- Efficiency: This is probably one of my biggest gripes with many of the Trust Divisions of large assurers. At any time, they may be working on 20 or 30 000 estates that need to be processed. The bureaucratic mess means that the beneficiaries have great difficulties getting information or even speaking to a human when they feel aggrieved.
- Cut ‘n Paste jobs: Many Banks have instant Wills for their smaller Estates. Their staff often lacks proper training to spot mistakes and, since it is done by cutting and pasting information into a per forma template, things can go terribly wrong.
At Northwood, our process is as follows:
As we get to know our clients, we keep their Assets and Liabilities register current. A case was brought to our attention. The testator had died, the Estate had been settled and closed off when somebody remembered that he owned a farm. This did not appear in his Asset register and the Executor had not picked this up. The Estate had to be reopened and the necessary and death duties had to be paid.
After a lengthy discussion with the clients, we provide them with a summary, which they can use to brief the proposed executor to draw up their Will. Once the Will is drafted, they can bring it back to us so that we can read it and make sure that there are no errors. We take the time to explain the contents to the client, and should they be happy, the document can then be signed.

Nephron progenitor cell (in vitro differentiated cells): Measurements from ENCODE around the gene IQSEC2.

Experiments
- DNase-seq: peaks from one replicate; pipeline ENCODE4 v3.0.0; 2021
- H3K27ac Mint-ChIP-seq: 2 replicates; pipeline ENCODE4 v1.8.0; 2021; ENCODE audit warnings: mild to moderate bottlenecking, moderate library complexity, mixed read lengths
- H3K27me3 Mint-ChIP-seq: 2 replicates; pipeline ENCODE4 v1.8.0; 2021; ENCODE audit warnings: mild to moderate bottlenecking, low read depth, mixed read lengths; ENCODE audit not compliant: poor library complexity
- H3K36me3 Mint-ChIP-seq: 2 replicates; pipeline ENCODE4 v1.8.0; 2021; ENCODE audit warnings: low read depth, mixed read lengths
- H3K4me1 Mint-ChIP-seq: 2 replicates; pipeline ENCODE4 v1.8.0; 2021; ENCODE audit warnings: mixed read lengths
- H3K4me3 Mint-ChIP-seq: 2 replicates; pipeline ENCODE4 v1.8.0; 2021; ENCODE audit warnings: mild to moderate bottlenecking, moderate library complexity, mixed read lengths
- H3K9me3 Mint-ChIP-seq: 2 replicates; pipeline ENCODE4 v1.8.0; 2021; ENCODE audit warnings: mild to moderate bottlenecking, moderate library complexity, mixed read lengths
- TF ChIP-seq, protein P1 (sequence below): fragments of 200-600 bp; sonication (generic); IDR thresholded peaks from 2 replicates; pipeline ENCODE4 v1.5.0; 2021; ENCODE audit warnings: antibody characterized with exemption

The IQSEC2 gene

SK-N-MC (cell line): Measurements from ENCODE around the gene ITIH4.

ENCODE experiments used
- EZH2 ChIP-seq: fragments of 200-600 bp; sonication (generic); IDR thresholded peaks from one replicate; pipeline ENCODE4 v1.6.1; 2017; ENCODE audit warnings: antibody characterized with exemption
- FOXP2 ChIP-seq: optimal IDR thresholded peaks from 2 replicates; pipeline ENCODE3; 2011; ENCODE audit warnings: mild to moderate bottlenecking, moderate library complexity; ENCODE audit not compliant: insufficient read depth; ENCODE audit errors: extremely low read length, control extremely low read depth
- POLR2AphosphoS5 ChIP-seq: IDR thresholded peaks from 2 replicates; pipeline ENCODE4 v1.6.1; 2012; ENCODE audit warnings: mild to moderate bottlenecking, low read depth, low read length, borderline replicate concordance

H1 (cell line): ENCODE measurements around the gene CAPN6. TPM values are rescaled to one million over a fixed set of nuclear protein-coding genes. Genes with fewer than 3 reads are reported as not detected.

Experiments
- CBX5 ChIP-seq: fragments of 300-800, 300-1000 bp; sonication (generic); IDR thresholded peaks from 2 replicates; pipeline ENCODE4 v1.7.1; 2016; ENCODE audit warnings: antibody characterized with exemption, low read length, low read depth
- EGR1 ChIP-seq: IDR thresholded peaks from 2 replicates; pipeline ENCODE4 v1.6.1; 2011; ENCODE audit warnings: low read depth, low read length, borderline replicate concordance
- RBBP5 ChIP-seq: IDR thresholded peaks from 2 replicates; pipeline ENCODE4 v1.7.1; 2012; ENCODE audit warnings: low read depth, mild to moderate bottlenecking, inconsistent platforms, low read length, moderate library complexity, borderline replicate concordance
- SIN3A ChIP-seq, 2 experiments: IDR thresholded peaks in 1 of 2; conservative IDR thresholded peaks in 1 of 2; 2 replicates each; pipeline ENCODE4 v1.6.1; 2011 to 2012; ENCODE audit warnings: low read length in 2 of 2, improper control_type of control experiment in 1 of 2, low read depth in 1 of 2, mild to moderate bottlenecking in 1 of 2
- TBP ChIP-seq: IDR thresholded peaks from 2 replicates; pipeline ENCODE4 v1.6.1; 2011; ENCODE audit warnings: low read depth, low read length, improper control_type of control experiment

We review the process annually. Every year we complete an estate liquidity analysis and discuss with the testator/testatrix what will happen should either pass away.
Oh, the troubles I have seen…
- It can take a long time to wrap up an Estate
Generally, it takes between 6 months to 18 months to successfully execute a Will. Sometimes, like in the Posner case mentioned above, Wills are contested. The battleground will shift to the courts and can take years and lots of resources to finalise.
- Not everyone involved will play nicely
Three years ago, a professor of one of the Universities died. The large Insurer, who was appointed as executor, sat on the Will, allowed two years to pass by before they were able to allocate someone to execute the Will. When challenged, they blamed the Master of the High Court, COVID-19, and their inability to replace staff who had resigned.
Initially, the beneficiaries did not know their rights or what to do when faced with the complete abandonment by the Master of the High Court Officials as well as the Executors. Once they had all the information they needed, they rightly threw their toys! We were then able to resolve the issue in a matter of months.
- Tomorrow may never come
While reading a Will recently, I noticed that the last born, now 15 years old, was still not provided for in his parent’s Last Wishes. Imagine for a moment that the unthinkable happened before this was resolved.
Not only will this have resulted in legal, financial and administrative consequences that could have been avoided, how do you think how this would compound the child’s grief if she had to find out she was not included? No amount of explanation would undo that heartache.
Read and review your Will regularly!